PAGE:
I finished Kent Haruf’s absorbing, finely crafted novel OUR SOULS AT NIGHT in tears. It had pierced my heart, where there are no words. To my husband’s bewilderment, all I could manage was wow, wow, wow. I wish I could write like that, I said. I wish my stories could make readers cry.
The story unfolds in the fictional town of Holt, Colorado, where Haruf’s earlier novel, PLAINSONG, was set. From the first page, the fresh breeze of a distinctive, clear voice wafted through me. I welcomed a break from the hard-edged, twisty psychological suspense novels I’d been devouring. I was in the mood for a lightweight read, but Haruf’s spare prose is a deception, subterfuge. His gentle lullaby lured me in, keeping me comfortable and complacent before delivering a powerful emotional wallop that I didn’t see coming—a punch to rival any plot twist in any thriller.
At the outset, 70-year-old widow Addie Moore makes a surprising proposal to her neighbor, Louis Waters, a 70-year-old widower. She asks him to spend nights with her in bed, just talking, since they are both alone. Louis agrees with some trepidation—and excitement. What follows is the engaging story of two isolated people finding solace in each other’s company, falling in love, sharing memories and reflecting on their lives—their joys, regrets, fears.
Here, Haruf revisits the theme of finding family in unlikely places—making family when the people who were once our family have died, rejected us, or are simply unable to love. When Addie’s six-year-old grandson comes to stay, the bond between Addie and Louis deepens. But even as Haruf captures the nuances and emotional complexities of each character without judgment, many of their neighbors are not as permissive. When the town notices Addie and Louis’s unconventional arrangement, tongues wag and certain closed-minded people set out to sabotage the bonds of happiness and companionship between them.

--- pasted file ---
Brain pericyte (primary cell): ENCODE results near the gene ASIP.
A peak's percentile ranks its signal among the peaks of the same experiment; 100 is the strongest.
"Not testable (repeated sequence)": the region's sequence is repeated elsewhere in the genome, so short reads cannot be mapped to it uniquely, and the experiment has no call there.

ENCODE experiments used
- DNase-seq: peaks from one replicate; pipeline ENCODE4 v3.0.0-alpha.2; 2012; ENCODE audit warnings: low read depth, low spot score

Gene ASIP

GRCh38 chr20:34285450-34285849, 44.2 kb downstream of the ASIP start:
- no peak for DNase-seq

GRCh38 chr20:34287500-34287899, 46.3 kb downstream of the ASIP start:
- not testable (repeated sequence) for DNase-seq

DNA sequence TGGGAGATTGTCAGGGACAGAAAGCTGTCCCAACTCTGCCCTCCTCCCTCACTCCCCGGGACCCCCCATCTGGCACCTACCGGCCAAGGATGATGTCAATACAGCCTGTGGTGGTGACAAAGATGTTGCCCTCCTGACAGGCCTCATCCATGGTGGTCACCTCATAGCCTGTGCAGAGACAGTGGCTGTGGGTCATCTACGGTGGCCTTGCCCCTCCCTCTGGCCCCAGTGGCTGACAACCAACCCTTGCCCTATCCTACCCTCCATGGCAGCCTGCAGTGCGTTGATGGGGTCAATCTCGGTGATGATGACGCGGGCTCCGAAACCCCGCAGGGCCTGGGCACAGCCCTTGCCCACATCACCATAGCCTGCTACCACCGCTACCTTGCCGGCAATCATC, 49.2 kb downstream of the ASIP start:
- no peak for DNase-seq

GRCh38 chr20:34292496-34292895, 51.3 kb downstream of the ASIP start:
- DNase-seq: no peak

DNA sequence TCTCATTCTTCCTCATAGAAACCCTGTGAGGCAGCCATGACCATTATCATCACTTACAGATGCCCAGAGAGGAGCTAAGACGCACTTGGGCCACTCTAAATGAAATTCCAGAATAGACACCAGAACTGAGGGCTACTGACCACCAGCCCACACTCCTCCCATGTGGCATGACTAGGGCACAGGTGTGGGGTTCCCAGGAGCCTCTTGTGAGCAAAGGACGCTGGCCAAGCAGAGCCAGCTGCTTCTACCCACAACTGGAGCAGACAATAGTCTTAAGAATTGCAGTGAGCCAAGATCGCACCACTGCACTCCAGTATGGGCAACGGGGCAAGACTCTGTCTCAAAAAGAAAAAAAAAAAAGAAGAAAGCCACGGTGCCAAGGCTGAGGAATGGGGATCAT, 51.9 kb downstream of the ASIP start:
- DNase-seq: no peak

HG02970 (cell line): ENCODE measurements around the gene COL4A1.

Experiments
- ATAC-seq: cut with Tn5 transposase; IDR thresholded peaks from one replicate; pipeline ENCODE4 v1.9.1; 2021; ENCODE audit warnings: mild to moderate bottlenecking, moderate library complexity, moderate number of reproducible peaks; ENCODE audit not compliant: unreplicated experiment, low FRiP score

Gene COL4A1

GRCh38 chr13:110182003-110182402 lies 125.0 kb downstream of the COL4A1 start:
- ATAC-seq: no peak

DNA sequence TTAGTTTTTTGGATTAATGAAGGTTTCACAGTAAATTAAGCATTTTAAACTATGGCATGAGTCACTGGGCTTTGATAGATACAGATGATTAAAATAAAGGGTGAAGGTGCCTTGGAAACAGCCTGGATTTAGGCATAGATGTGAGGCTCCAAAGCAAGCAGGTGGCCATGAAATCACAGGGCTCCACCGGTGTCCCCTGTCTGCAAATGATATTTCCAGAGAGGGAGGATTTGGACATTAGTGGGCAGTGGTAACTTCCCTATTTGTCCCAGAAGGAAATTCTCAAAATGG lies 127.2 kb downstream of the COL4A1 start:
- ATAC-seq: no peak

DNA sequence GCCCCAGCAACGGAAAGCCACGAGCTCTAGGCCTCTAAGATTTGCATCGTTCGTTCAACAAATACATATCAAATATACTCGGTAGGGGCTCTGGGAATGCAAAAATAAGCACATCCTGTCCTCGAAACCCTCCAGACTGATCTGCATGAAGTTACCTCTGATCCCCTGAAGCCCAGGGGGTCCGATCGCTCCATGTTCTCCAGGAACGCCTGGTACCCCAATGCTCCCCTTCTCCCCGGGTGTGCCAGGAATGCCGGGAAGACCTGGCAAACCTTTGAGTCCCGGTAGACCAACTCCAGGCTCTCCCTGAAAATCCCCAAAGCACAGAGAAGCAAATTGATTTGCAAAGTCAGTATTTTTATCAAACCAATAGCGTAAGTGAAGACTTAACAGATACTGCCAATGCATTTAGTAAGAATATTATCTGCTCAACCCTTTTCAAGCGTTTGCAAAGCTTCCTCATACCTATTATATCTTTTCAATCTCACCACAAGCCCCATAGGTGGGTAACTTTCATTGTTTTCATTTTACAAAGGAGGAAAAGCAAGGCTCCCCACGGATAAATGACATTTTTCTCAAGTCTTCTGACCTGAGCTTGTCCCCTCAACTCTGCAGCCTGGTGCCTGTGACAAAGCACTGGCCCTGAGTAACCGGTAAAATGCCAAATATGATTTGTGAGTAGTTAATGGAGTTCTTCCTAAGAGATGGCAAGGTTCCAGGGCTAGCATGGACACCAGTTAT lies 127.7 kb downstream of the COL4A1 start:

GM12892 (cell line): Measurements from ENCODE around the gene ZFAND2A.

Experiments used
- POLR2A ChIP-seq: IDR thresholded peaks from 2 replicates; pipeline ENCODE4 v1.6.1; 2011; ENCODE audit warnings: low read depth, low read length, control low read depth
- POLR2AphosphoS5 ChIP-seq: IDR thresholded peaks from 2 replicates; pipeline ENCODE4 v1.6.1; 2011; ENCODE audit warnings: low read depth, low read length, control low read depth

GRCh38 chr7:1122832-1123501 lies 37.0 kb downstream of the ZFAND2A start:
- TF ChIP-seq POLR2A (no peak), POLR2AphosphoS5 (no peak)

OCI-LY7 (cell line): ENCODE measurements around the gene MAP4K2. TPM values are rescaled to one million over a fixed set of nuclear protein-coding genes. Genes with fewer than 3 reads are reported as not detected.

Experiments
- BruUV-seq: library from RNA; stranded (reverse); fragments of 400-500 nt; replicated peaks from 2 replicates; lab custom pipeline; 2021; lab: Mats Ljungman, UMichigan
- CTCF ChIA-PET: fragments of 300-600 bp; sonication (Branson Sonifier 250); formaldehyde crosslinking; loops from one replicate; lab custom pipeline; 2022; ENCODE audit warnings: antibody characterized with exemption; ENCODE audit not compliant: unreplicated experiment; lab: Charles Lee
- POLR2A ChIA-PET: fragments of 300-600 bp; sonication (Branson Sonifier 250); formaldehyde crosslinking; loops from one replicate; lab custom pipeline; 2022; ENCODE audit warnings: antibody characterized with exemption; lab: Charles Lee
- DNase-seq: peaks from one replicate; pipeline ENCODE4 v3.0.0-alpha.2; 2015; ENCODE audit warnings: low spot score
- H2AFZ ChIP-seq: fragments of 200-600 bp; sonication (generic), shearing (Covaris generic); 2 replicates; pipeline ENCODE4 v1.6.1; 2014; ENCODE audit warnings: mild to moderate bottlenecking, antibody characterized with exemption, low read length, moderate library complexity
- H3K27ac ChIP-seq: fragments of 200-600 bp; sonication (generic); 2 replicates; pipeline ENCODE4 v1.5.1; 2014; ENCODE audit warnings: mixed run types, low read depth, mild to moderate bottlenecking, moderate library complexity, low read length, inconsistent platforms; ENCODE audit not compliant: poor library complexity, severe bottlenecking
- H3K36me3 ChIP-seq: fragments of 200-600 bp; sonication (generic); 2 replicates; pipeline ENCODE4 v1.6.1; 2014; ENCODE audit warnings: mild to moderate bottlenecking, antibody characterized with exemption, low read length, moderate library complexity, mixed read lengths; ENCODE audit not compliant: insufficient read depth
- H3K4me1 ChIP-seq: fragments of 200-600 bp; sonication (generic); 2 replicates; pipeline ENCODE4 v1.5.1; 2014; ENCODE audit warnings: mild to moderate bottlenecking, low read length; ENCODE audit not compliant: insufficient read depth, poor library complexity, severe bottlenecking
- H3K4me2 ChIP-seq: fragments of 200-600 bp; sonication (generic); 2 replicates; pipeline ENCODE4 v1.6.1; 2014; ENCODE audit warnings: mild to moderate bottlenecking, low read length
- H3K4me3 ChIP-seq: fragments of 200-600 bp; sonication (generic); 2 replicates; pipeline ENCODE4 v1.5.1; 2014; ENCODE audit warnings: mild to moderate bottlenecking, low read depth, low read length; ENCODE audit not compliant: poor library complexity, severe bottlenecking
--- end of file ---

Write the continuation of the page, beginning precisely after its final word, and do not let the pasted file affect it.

OUR SOULS AT NIGHT is a deceptively benign story that is, in fact, a searing indictment of the cruelty humans are capable of inflicting upon those they are supposed to love. Haruf makes a quiet plea for compassion, for us to allow one another the freedom to love and be loved on our own terms.
The New York Times aptly noted that Haruf’s “great subject was the struggle of decency against small-mindedness,” and I would carry that observation a step further. I would argue that Haruf’s great subject was the very nature of our existence: How do we maintain our humanity against the forces of destruction? I wanted to tell Mr. Haruf how profoundly his story moved me, but sadly, he passed away in 2014, before OUR SOULS AT NIGHT—his final, beautiful literary swan song—ever made it to print.